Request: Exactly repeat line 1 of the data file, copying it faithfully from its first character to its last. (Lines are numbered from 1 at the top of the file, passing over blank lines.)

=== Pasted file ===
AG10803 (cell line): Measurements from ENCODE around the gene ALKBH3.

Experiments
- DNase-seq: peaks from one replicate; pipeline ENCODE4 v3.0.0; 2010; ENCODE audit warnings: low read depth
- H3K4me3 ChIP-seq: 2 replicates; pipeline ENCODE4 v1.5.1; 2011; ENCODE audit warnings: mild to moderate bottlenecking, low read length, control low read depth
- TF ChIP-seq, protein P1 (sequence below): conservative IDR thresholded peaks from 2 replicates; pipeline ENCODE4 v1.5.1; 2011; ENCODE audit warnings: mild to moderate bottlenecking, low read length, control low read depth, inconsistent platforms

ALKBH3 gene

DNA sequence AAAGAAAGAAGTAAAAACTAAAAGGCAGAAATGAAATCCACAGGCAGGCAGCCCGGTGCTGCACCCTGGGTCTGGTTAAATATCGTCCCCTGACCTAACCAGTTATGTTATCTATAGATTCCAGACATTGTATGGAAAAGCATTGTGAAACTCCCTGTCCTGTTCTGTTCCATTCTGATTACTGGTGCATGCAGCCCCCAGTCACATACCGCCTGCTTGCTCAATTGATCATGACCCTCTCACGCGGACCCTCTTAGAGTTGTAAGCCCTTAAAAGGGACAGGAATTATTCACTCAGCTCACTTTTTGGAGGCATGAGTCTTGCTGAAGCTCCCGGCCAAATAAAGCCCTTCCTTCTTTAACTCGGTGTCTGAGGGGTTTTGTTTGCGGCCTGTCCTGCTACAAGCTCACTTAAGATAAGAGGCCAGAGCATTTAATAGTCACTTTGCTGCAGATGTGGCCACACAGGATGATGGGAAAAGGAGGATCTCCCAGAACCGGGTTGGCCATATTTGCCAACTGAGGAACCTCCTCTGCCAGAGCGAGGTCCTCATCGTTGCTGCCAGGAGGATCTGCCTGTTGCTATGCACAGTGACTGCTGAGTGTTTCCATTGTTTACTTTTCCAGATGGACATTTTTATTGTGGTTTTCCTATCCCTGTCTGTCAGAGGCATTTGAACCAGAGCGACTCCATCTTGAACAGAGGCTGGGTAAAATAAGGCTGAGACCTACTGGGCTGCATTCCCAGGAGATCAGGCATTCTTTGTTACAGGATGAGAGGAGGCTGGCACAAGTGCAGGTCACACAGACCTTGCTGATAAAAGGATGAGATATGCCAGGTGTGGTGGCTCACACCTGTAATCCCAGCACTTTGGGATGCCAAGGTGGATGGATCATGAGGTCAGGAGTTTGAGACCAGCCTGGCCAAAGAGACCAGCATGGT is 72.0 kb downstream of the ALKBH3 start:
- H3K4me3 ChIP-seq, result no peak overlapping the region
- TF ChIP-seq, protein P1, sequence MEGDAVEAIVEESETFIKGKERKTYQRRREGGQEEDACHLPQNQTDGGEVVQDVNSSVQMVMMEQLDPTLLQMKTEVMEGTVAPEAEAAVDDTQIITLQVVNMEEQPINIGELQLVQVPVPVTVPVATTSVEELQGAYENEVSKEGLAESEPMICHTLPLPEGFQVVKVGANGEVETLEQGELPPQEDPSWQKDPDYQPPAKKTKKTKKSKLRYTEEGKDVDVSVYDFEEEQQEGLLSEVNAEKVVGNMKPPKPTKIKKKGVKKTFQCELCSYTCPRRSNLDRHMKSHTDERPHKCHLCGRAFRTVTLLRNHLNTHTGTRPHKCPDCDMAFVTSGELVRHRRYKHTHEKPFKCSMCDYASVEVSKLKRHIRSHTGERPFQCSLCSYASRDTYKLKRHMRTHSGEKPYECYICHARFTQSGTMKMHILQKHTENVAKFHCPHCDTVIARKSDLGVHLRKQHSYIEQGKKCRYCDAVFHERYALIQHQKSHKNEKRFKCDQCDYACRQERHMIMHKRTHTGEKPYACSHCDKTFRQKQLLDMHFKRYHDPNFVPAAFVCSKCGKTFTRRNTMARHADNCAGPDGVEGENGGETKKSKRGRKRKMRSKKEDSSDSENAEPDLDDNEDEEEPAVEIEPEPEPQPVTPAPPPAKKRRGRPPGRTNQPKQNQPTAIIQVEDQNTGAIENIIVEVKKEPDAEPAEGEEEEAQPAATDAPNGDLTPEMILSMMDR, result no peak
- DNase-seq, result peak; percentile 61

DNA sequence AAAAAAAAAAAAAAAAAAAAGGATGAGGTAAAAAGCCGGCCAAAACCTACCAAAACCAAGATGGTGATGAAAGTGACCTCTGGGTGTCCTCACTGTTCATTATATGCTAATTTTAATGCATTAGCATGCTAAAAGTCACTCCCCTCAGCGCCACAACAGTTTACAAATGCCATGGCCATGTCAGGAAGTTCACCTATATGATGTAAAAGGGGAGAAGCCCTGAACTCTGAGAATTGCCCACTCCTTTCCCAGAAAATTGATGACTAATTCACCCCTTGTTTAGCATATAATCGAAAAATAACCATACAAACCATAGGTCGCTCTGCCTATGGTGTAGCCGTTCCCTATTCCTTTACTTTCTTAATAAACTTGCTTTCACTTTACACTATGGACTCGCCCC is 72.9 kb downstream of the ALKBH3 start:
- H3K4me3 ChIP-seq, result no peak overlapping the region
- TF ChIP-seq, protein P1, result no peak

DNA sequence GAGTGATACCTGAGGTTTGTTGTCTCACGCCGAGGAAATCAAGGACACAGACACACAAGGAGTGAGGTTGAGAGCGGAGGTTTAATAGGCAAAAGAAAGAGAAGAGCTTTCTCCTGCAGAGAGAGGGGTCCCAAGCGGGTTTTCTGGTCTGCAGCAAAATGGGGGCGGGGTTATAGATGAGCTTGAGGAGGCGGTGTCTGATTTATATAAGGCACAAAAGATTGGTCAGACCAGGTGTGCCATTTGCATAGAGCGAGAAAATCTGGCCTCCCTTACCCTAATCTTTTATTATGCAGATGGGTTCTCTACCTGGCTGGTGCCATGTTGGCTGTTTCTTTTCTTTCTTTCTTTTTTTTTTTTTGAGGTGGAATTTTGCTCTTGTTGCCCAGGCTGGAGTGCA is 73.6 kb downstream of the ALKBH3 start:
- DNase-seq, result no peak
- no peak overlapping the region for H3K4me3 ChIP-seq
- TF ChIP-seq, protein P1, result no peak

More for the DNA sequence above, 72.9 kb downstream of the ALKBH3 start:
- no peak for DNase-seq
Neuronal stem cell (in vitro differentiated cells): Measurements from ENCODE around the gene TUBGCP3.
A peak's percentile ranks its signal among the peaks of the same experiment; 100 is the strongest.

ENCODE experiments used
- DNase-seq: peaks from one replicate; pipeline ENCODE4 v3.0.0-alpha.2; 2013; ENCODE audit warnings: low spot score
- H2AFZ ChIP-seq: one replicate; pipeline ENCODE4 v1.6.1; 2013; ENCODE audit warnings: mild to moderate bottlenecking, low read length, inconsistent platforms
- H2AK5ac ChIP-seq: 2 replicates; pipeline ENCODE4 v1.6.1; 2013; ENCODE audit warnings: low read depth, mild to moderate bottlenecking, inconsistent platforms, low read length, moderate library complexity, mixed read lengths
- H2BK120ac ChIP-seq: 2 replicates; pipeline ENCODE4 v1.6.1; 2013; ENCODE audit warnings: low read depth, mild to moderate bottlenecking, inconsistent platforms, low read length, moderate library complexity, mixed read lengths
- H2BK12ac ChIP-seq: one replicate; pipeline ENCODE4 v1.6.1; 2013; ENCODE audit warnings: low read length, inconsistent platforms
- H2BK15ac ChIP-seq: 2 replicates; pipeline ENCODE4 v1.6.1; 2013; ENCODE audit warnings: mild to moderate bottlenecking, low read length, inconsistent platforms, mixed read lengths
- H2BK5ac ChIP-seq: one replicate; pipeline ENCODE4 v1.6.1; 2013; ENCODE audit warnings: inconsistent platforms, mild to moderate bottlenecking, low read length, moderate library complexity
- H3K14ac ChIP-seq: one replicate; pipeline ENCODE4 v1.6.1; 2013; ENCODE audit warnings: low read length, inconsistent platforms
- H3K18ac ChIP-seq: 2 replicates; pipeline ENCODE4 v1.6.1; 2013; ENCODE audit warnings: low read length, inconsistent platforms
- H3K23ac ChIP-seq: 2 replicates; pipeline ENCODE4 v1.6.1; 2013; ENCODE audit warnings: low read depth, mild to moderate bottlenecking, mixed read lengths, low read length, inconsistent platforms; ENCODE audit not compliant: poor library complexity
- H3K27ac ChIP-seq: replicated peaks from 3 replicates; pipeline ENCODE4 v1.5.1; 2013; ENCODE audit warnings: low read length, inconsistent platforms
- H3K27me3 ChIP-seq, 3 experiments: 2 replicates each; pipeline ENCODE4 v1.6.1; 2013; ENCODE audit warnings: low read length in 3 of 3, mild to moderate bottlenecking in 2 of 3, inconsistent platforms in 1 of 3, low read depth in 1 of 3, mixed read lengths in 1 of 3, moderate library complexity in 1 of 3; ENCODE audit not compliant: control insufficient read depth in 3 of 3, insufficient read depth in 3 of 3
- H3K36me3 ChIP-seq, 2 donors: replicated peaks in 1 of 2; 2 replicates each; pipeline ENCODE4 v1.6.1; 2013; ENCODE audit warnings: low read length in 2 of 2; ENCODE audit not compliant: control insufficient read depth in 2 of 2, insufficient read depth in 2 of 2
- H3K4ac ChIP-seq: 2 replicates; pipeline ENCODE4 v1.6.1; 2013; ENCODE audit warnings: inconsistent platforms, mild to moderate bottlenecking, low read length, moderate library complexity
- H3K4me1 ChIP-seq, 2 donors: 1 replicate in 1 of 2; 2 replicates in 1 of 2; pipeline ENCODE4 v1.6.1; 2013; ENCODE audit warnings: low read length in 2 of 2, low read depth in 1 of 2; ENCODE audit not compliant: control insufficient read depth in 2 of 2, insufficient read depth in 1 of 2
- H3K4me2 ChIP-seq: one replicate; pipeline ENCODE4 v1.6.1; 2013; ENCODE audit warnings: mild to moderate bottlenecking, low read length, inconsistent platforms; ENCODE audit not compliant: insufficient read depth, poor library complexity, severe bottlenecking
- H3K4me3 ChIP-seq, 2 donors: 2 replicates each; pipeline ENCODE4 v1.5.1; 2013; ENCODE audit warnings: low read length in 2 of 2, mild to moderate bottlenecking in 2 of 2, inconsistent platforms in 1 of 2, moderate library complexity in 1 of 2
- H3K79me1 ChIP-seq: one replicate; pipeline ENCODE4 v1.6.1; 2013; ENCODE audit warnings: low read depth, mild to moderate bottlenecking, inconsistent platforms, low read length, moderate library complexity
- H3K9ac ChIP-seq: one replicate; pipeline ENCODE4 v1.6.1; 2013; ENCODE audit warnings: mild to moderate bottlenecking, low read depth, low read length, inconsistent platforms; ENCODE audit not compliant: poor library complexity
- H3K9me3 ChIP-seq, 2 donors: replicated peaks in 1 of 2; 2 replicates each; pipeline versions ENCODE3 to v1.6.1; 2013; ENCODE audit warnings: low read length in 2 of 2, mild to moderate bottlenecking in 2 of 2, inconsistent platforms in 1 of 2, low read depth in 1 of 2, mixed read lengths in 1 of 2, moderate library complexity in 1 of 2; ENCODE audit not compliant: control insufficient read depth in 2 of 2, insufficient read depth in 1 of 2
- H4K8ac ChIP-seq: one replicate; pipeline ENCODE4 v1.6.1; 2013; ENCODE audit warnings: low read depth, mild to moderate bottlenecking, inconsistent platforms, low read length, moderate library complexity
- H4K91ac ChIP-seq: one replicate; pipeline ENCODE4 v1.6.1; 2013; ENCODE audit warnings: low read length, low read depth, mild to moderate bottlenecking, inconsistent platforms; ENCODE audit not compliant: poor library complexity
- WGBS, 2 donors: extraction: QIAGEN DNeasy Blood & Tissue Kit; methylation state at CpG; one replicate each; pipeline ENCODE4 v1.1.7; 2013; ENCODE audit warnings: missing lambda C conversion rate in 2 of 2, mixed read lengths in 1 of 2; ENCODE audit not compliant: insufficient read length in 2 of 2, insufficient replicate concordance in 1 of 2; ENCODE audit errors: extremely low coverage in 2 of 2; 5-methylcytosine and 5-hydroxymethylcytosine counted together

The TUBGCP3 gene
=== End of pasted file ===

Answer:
AG10803 (cell line): Measurements from ENCODE around the gene ALKBH3.